World famous entrepreneurs Elon Musk, founder of PayPal, SpaceX, and Tesla, and Richard Branson, founder of the Virgin Group, have both recently announced separate initiatives to provide global Internet access via a vast network of small satellites spanning the globe. The plans propose to blanket the planet in coverage, overcoming many of the obstacles standing in the way of connecting four billion people that still lack Internet service.
As someone who has been running an organization to deliver rural areas in developing countries with connectivity, I greet these announcements with both excitement and a bit of skepticism. While the focus of high-profile entrepreneurs on this vitally important effort will bring increased interest and attention to connecting the world, their approach solves very few of the actual barriers to providing access. So, what are the real challenges?
Billions of people lack electricity on the ground. Power serves as the foundation for true community development. People can connect computers, lights, and any other device to a few solar panels, but access to these opportunities remains limited. So, while a network of satellites might make connectivity possible in theory, in effect, billions of rural people will still have no means of leveraging this potential.
To bring service to a community, one needs a receiver on the ground to distribute that signal to a decently-sized area at an affordable price. If communities have not installed one of these, then a satellite becomes pretty useless. There is no way of avoiding work on the ground to set up a connection.
Political and Regulatory Barriers
There exists plenty of technology to beam wireless Internet signal great distances on the ground and low-cost base stations to distribute a signal. It is a simple, flexible, and agile political and regulatory environment that is most lacking. Employing new technologies in the field requires navigating years of red tape in each individual country. A satellite network does nothing to improve this process.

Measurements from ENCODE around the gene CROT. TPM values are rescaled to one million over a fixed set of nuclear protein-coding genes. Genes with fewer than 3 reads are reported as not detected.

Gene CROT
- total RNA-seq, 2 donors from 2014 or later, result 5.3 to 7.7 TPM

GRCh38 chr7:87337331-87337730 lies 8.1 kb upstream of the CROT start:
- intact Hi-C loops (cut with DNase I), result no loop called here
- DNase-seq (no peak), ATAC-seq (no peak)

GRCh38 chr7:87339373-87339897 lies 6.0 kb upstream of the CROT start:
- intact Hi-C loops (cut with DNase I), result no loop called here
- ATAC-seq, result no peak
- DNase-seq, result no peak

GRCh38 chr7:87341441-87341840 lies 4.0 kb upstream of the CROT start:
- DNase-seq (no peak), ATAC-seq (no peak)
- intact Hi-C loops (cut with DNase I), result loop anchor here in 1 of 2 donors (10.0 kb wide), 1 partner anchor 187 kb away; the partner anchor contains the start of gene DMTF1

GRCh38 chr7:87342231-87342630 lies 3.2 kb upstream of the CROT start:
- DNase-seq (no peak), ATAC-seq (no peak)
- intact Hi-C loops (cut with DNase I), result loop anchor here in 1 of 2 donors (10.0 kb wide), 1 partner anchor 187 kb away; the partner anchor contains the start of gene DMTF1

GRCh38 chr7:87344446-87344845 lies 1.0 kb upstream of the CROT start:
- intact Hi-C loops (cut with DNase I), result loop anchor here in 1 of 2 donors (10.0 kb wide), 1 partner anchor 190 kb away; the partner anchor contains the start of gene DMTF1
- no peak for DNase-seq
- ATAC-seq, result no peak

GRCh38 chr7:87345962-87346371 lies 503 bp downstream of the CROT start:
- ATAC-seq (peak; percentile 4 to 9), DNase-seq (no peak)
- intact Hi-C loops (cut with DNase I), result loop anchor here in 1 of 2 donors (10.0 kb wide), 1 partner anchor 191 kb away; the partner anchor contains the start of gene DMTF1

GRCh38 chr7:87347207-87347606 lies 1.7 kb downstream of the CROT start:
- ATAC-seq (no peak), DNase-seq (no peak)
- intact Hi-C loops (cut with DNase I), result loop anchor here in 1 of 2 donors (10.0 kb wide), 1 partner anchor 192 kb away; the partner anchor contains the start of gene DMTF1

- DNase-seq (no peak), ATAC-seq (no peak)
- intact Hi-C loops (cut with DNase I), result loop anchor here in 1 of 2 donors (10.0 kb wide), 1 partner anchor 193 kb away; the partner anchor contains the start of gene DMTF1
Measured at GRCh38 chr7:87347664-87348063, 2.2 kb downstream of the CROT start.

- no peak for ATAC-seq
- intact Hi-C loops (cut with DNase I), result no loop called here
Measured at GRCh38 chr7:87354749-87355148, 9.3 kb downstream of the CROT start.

Getting a community with little previous experience with communications technology to maximize the potential that connectivity provides poses the greatest challenge. Rural communities fervently seek ICTs, but it takes time and training to educate people on how to use computers successfully. Without this focused effort, these technologies may intimidate some individuals. Especially in areas where traditional methods of living have existed for hundreds or thousands of years, introducing a novel technology requires trust and cultural understanding. No doubt individuals are excited about technology, however, a sensitive facilitator must aid the process.
All of these barriers share a common theme. The true challenges of extending connectivity come in the form of community development. An organization must be on the ground delivering electricity, navigating political barriers, and understanding socio-cultural needs if the potential for improved education, healthcare, and economic opportunity is to ever come to fruition. While a global network of satellite connectivity seems to theoretically solve a lot of problems, in practice, much of the work remains.
Many realistic, scalable solutions for the delicate work of navigating local contexts to introduce and maximize the benefit of technology already exist. Local partnerships and collaboration allow organizations to flexibly adapt to the cultural specifics, logistical organizing, and regulatory realities of each project. Low-cost telecommunications technologies like wireless backhaul and small-cell base stations make extending networks to rural areas economically feasible. Dedicated individuals and organizations with the experience and passion to bridge these gaps tie this complex ecosystem into a cohesive, functioning, and sustainable whole.
Alex Blum is the Founder and CEO of Rugged Communications, a designer of holistic ICT4D solutions and consultancy. He holds an MS in Global Technology and Development. He writes about ICT4D, entrepreneurship, emerging technology, and telemedicine. Find him on Twitter @ruggedcomms or follow up with him at firstname.lastname@example.org.